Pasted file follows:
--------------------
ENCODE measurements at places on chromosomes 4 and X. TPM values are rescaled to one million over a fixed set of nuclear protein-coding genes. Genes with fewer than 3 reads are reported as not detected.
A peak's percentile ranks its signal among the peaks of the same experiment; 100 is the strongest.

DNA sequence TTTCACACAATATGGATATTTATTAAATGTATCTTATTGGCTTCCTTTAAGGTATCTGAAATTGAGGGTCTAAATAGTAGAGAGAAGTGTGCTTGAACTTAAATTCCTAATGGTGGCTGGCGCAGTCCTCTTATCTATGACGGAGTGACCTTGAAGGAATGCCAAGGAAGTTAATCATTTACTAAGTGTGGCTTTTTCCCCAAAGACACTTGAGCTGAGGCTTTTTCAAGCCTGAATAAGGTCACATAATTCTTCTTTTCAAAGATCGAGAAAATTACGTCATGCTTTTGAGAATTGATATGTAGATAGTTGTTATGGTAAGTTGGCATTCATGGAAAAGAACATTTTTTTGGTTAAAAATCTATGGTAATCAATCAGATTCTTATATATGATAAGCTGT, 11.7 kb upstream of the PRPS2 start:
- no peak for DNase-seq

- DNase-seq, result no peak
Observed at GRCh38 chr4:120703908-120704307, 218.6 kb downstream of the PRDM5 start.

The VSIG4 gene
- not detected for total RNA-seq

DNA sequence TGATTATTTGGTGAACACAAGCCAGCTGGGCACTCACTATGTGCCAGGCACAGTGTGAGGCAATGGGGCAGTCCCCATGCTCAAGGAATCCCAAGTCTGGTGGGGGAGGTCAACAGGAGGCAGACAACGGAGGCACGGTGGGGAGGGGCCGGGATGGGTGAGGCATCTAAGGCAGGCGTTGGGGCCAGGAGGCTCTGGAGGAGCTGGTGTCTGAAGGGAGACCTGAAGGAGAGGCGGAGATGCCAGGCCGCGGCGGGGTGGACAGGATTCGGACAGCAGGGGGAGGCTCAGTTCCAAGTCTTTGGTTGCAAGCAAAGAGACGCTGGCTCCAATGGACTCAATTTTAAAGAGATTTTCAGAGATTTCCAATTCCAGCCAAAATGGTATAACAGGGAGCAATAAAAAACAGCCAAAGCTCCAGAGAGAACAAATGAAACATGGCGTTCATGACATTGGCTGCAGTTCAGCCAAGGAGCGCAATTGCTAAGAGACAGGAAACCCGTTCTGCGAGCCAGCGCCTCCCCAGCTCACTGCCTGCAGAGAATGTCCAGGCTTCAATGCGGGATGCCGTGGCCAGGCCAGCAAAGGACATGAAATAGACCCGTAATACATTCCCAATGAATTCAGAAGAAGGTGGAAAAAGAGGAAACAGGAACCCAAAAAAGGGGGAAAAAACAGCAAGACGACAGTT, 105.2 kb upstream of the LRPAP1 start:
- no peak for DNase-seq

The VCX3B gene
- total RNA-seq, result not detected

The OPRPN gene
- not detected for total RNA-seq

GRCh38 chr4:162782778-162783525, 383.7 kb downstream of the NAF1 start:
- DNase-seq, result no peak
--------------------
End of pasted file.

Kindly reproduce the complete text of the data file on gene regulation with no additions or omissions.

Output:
ENCODE measurements at places on chromosomes 4 and X. TPM values are rescaled to one million over a fixed set of nuclear protein-coding genes. Genes with fewer than 3 reads are reported as not detected.
A peak's percentile ranks its signal among the peaks of the same experiment; 100 is the strongest.

DNA sequence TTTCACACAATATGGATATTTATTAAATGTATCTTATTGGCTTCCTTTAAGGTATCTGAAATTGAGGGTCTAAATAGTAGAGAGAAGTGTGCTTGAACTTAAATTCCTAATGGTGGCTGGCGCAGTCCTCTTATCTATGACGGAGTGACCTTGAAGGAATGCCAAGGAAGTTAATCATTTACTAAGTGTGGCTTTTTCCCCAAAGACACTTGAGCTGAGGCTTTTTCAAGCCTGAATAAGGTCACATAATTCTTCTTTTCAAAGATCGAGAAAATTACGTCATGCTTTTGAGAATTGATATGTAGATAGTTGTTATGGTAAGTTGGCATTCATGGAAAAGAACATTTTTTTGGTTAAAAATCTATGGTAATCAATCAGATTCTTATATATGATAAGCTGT, 11.7 kb upstream of the PRPS2 start:
- no peak for DNase-seq

- DNase-seq, result no peak
Observed at GRCh38 chr4:120703908-120704307, 218.6 kb downstream of the PRDM5 start.

The VSIG4 gene
- not detected for total RNA-seq

DNA sequence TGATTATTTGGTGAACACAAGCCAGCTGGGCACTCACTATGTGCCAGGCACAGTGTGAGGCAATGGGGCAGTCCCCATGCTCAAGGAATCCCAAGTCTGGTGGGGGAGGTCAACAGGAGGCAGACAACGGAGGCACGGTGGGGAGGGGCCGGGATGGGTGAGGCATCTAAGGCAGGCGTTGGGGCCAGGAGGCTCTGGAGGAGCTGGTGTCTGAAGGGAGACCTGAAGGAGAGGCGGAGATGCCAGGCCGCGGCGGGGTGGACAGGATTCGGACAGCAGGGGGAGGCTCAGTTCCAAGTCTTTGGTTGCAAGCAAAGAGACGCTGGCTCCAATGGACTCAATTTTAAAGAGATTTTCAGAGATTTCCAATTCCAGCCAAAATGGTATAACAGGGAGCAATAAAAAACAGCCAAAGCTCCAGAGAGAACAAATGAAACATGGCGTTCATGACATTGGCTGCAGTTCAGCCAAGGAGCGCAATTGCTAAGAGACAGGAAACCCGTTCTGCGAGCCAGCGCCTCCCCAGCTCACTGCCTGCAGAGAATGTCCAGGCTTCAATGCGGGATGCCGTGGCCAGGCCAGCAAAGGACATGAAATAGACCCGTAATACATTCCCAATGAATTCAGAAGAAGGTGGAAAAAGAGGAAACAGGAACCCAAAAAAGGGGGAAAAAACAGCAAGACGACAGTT, 105.2 kb upstream of the LRPAP1 start:
- no peak for DNase-seq

The VCX3B gene
- total RNA-seq, result not detected

The OPRPN gene
- not detected for total RNA-seq

GRCh38 chr4:162782778-162783525, 383.7 kb downstream of the NAF1 start:
- DNase-seq, result no peak